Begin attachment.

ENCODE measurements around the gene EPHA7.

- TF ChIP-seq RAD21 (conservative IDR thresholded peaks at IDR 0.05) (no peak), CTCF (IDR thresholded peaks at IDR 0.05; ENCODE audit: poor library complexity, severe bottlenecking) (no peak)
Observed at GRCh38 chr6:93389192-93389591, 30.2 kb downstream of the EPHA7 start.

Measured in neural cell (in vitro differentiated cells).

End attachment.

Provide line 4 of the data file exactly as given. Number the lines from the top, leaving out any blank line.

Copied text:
Measured in neural cell (in vitro differentiated cells).